Anand is still the king,defining all that is good and great about chess in the post-Super K age
At Moscows State Tretyakov Gallery,where Kazimir Malevichs immense,intense painting Black Square hangs,Viswanathan Anand made his move,king to b2,a black square incidentally. A handshake from challenger Boris Gelfand then sealed Anands sustained supremacy over 64 squares. For the fifth time,four of them consecutively since 2007,Anand is the world chess champion. It is the kind of enviable longevity at the top of the game that the Russian greats were blessed with,down to Karpov and Kasparov who ruled the 80s and 90s. But Anand and his game stand for all that is good and great about this post-Super K age,when chess has broken out of Soviet stranglehold and become a more democratised sport,when grand masters walk with databases of millions of moves stored in their heads and pen drives,snapping at each others heels.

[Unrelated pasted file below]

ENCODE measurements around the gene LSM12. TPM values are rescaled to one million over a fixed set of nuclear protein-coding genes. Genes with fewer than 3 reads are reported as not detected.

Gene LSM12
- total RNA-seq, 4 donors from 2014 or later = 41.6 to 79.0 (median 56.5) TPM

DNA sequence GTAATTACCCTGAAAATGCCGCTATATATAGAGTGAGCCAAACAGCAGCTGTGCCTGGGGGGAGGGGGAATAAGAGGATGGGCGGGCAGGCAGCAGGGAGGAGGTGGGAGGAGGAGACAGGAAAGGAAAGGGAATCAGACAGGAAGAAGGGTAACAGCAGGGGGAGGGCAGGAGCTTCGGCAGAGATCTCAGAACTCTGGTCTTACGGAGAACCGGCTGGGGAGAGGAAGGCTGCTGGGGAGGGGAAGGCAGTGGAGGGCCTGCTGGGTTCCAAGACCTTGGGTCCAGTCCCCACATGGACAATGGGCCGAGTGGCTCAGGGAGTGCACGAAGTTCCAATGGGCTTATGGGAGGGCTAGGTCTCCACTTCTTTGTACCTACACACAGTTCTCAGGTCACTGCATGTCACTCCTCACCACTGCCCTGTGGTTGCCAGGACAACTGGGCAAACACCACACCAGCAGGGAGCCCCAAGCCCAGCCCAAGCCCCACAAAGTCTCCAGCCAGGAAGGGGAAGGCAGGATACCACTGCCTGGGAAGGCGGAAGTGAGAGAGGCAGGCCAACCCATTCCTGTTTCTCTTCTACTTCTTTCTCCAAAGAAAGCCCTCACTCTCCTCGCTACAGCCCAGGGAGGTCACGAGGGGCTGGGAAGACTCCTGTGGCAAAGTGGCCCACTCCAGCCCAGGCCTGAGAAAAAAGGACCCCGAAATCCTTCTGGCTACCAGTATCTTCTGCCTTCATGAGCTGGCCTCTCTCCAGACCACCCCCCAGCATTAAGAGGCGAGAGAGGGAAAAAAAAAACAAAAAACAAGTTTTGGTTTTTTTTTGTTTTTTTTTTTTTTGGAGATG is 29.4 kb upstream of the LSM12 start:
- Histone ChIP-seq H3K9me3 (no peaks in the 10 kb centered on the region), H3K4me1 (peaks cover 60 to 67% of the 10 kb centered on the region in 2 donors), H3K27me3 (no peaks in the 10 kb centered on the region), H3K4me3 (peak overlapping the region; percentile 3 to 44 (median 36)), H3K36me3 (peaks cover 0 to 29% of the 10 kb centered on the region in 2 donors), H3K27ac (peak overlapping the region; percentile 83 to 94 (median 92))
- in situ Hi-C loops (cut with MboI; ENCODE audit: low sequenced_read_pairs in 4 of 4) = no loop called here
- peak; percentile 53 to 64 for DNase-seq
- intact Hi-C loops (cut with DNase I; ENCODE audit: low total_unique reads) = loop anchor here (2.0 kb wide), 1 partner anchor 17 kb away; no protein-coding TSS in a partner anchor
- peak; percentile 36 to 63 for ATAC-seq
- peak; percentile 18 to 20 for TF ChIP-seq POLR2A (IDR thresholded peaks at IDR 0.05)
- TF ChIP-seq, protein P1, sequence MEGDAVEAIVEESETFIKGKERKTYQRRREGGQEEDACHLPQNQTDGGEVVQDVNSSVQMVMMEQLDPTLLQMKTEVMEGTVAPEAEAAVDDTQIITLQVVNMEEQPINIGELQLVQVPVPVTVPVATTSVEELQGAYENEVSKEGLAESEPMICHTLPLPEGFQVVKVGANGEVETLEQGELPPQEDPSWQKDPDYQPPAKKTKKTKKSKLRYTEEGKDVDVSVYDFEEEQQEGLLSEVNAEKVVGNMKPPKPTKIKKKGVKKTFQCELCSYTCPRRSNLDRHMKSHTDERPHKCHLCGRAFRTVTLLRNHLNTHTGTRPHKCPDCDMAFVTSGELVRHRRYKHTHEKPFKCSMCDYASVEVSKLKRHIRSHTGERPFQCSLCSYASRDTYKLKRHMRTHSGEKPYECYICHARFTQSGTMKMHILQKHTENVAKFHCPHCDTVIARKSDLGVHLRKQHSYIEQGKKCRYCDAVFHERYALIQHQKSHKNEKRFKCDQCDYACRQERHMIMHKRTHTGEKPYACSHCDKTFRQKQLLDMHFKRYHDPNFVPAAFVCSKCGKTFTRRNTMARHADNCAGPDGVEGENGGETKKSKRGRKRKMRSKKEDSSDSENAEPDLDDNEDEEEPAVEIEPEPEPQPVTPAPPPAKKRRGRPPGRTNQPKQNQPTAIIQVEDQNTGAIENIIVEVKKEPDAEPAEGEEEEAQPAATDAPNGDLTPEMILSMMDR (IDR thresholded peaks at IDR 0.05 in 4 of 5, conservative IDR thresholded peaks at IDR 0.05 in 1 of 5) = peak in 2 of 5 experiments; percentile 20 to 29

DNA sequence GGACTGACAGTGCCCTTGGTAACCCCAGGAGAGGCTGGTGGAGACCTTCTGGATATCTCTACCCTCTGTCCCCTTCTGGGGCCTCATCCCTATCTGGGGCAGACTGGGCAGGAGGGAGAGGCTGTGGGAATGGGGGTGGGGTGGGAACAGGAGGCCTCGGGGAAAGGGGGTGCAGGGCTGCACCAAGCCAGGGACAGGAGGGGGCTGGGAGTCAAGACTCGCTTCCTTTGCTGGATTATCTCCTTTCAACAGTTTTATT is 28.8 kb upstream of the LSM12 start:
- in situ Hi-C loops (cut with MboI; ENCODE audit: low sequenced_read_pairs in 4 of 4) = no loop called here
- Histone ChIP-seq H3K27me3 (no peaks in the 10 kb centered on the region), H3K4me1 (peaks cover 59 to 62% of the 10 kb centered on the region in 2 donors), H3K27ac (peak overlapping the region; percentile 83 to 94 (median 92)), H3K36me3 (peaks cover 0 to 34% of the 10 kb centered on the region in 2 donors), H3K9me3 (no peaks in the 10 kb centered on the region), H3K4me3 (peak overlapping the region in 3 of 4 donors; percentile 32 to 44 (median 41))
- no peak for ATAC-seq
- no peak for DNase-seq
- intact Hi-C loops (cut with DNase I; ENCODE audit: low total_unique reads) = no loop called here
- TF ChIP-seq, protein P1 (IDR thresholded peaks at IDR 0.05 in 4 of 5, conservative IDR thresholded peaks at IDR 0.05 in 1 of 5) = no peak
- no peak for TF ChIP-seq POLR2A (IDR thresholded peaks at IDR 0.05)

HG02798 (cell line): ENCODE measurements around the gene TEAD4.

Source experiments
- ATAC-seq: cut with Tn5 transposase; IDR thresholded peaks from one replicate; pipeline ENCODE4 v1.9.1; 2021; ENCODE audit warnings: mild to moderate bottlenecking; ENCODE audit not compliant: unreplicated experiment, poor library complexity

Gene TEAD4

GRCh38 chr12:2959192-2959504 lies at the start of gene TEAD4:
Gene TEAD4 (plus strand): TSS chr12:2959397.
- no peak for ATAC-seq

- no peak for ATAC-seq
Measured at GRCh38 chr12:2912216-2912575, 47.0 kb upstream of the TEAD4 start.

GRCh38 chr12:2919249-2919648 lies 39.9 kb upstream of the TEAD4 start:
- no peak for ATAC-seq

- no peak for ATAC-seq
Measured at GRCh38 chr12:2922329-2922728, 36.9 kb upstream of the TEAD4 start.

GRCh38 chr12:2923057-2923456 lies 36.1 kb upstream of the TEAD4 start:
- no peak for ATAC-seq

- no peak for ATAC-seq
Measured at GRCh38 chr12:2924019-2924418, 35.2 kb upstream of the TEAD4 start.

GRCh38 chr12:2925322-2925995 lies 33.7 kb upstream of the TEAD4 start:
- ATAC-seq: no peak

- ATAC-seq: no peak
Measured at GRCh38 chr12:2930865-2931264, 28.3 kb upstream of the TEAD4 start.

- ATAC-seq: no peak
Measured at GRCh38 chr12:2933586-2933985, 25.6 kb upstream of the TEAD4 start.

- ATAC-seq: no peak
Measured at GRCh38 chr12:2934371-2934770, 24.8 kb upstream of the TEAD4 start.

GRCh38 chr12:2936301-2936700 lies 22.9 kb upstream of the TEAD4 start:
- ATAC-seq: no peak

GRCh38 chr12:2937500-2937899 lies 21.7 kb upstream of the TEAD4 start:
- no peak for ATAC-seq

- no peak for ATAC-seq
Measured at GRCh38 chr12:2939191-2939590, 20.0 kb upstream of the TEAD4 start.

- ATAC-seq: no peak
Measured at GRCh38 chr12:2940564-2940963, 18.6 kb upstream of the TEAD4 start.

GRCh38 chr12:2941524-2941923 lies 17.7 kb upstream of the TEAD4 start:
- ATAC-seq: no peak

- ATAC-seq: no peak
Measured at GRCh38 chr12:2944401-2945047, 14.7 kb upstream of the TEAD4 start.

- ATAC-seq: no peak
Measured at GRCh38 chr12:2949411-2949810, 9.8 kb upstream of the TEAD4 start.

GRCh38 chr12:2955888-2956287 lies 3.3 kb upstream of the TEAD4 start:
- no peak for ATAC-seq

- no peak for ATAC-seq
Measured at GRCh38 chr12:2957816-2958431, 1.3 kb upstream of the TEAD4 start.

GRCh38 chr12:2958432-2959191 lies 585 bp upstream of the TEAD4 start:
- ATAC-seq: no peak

Anand has been at the cusp of this change and now defines the new order in chess with the strength of his character and the array of his pieces. The match against Gelfand may have seen only little bloodshed,with both reluctant to go past their preparatory databases,but it saw some spellbinding deftness Anands win in Game 8 was in 17 moves,the fastest ever in championship history. And unusual acts of grace he supported FIDEs decision to scrap rules stacked in favour of the champion. For instance,earlier if the match was tied,the champion would retain the crown.
Chess is an exquisite summoning of the past,of masters and matches. But it is the manoeuvre of the moment that counts,opening move to endgame. Anand,with only a faint heirloom in chaturanga,has charted it out for himself,move after extraordinary move,and what a finale it has been.